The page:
Anne Frank holds an important place in history as someone who brought the tragedies of the Holocaust to light. Thanks to her diary, the world now knows exclusive details on the Nazis’ mass extermination of the Jews, information that might have never been revealed were it not for the girl’s diary entries.
However, archaeologists continue to make new discoveries about Frank and the Holocaust that shed new light on what really happened to the six million Jews who shared her fate. Recently, a mysterious pendant that was unearthed at the Sobibor extermination camp got the archaeology community talking.
The Importance of the Sobibor Pendant
Historians hold the unearthed pendant in particular awe because it is identical to the pendant worn by Anne Frank. The pendant has the same wording and etching as well as the date of the initial owner’s date of birth. While it did not belong to Frank herself, it could have belonged to one of her relatives who likewise died in the Holocaust. The original owner and the place of her death, which was not Sobibor, have been identified. However, the pendant may have been brought to the Sobibor death camp by the victi’s mother or siblings.
The pendant is just the latest artifact unearthed at the death camp. Archaeologists and historians have also found significant if not poignant artifacts that range from a Mickey Mouse cup to a set of dentures and jewelry, all of which presumably belonged to the victims who were gassed at Sobibor. The artifacts in and of themselves tell a story of how the victims may have lived prior to their internment and eventual death at the camps.
They also reveal the historical accuracy of the Holocaust, a history that came to light despite the Nazis’ best attempts to hide their crimes. The remnants of burned buildings and gas chambers remain and are now being studied at length by the historical and archaeology communities. New details of what truly occurred during the Holocaust continue to be revealed as the excavation of Sobibors progresses.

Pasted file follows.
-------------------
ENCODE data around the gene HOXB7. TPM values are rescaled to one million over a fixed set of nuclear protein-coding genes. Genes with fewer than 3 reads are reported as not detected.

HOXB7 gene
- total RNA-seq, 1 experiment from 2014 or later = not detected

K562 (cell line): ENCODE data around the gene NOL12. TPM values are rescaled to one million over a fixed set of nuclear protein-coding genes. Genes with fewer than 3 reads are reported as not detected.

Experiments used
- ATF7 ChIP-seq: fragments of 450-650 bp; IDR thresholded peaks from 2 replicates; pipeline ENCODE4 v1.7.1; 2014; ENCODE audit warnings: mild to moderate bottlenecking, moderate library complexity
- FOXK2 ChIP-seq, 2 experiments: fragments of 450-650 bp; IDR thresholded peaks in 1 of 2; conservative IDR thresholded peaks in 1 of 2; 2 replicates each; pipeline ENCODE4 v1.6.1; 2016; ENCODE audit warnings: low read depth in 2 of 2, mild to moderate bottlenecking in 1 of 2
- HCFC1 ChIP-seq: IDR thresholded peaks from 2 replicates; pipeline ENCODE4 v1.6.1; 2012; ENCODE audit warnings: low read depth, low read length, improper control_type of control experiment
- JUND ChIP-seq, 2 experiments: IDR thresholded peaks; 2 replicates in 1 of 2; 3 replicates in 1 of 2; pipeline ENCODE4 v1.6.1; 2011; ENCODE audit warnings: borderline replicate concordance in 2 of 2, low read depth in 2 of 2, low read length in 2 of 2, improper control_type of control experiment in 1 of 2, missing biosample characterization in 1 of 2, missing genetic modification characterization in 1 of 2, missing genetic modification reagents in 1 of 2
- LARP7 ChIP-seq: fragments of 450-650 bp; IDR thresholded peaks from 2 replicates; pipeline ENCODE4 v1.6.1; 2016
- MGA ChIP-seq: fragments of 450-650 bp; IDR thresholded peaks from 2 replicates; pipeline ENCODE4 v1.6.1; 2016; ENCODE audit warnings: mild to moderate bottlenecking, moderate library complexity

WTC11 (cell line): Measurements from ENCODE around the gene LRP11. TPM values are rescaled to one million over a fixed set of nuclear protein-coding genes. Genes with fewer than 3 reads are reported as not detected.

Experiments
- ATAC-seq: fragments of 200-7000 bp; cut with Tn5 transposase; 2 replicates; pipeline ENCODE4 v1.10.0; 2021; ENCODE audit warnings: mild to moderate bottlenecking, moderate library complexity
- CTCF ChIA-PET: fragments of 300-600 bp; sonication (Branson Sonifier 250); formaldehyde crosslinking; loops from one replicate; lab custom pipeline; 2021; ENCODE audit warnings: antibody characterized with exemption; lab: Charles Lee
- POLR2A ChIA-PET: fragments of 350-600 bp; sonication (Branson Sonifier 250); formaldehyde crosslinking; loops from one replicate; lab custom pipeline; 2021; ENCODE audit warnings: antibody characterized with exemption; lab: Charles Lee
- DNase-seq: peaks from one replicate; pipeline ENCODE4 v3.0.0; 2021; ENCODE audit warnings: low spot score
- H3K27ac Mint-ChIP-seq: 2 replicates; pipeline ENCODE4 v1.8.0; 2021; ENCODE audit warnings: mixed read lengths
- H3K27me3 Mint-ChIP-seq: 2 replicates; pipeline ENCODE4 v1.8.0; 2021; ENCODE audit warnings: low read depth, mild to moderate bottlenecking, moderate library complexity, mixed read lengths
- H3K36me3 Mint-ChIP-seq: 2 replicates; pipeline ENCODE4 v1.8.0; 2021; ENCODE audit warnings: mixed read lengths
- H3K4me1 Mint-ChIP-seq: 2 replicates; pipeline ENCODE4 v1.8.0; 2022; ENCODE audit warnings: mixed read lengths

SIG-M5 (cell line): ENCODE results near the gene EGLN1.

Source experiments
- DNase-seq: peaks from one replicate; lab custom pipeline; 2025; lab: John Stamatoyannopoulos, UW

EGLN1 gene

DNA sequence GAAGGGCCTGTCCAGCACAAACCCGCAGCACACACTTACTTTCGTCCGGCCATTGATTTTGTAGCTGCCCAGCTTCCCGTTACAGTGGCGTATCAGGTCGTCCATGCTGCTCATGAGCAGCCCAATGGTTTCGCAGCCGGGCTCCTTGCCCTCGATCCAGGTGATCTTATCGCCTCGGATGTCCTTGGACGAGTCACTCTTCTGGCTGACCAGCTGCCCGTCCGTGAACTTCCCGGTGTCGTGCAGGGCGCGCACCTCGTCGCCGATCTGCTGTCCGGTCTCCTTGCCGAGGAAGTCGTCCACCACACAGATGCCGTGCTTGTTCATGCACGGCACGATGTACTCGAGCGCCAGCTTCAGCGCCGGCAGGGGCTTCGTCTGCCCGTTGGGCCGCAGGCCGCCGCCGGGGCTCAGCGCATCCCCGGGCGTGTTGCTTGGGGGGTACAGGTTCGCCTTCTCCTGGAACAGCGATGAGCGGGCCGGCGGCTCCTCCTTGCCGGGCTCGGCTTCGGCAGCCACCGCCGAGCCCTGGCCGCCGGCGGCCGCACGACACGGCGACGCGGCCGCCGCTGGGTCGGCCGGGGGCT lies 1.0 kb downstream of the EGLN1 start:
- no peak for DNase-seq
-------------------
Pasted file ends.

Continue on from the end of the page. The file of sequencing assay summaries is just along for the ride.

Revealing New Details about the Life and Death of Anne Frank
Leaving aside the work being carried out at Sobibor, historians continue to devise new theories about the way Frank lived and died. Much of the information in her diary is undisputed and indeed happened as she recounted it. However, historians have discovered that she may have died weeks earlier than it was originally believed. Modern accounts say that she died in March 1945. However, based on new information, Anne may have died in early February 1945.
Moreover, new findings suggest she and her family may not have been betrayed by a new hire at her father’s company although that person remains a prime suspect. Historians are considering other culprits such as the wife of a Dutch humanitarian worker who was not sympathetic to the plight of Anne’s family. They are also checking the documents on two men who were less interested in hidden Jews than in people who committed ration fraud. Historians have yet to agree on a final determination about who betrayed the Frank family and ultimately sent them off to death in internment camps.
Historians’ continued work into learning what happened at Sobibor and inside the attic where Anne and her family hid shows that history is in fact fluid and that much like science it can be rewritten as new revelations emerge at historical sites like Sobibor. A simple pendant unearthed in a concentration camp is now enough to renew the conversation about what may have happened to Frank and other Holocaust victims.
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